Half of people with newly diagnosed epilepsy will become seizure-free with the first epilepsy drug they try. For the rest, it's try, try again: You switch epilepsy medications, adjust to side effects, and wait to see if the new drug works. Or you might get your seizures under control but find you can't handle the drug's side effects.

Before you ask your doctor about a switch, make sure you're taking the current medicine exactly as prescribed. Missing doses, splitting pills, or not following instructions to the letter could make a difference. It can affect your control over seizures or side effects. If you're following directions to a T but you still have breakthrough seizures, talk to your neurologist or epileptologist (an expert in treating epilepsy). They'll decide if you should switch medications.

Over time, most people become seizure-free with minimal side effects while taking epilepsy drugs. But switching meds takes time and patience. Finding the right drug for you can require equal parts art and science -- and sometimes a bit of luck.

A Leap of Faith

Even the best doctors don't know which drug will work best for any given person.

As part of managing the condition, your doctors will try to get a sense of the full picture: your type of seizures, your age and gender, other medical conditions, medicines you're on or may be on later, and epilepsy drugs you've tried in the past.

Based on that information, she may narrow down the field to a few drugs to try. But after that, it's an educated leap of faith.

Where Do You Start?

What does the switching process involve? It will be different for each person. One common factor: Success depends on a good partnership between you and your doctor. Switching meds may include these steps:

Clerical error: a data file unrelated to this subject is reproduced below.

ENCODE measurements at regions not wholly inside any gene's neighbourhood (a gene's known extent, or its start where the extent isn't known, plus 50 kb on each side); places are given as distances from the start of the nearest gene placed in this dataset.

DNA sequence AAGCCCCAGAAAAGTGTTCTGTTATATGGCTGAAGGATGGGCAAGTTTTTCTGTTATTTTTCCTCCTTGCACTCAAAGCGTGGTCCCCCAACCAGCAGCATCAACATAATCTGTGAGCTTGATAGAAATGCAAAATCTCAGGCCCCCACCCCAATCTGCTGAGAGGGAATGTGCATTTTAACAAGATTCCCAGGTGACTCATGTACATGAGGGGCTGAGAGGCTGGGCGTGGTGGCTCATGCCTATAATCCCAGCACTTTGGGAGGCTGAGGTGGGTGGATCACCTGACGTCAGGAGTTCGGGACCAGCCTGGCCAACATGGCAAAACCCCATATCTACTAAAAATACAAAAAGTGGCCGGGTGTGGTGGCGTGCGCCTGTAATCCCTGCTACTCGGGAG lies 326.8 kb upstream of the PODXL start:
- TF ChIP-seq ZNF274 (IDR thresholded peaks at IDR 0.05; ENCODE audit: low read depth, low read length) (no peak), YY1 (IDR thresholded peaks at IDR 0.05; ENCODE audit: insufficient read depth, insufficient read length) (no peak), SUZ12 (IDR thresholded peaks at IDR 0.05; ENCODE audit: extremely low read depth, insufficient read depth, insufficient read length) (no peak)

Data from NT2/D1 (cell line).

1. Choose a new drug. Your doctor will work closely with you to decide on the next drug to try. That includes a detailed talk about the pros and cons of the medicine, its likely side effects, and any rare but potentially serious effects. If you're a young woman, now is the time to discuss any plans for pregnancy. Some medications interact with birth control pills. And women of childbearing age who take seizure medications should also take daily folate supplements. The more you're involved in choosing your epilepsy drug, the better the chances for long-term success.

2. The "double-cover" period. Most people start taking the new drug while still on the old one. This protects you from seizures until the new drug takes effect. The new drug's doses will go up at weekly intervals.

3. Wean from the older drug (or not). Your doctor may keep you on both drugs for a while. Or she may tell you to gradually reduce, then stop the first drug. During this time, you and your loved ones should watch for and record any seizures. From start to finish, switching medications can take several weeks.

What to Expect

What happens after you switch? You won't know if your new drug works until you've gone seizure-free for twice the usual time. So if you previously went 2 months between seizures, it will take 4 months between seizures to be sure the new medicine works.

What About Generics?

Many people feel squeezed by the bills for their brand-name meds. Switching to a generic can lower the price tag of living with epilepsy. Other people don't choose to switch; their insurance company substitutes generic drugs for them.

Though generics save money, there is concern. One generic drug is often switched for another, on as frequently as a monthly basis. Although generic drugs are tightly regulated by the FDA, small differences are allowed.

Most epilepsy experts believe frequent switches among generic drugs can trigger seizures. Until scientific studies settle the issue, they generally advise sticking with brand-name drugs if you can afford them.

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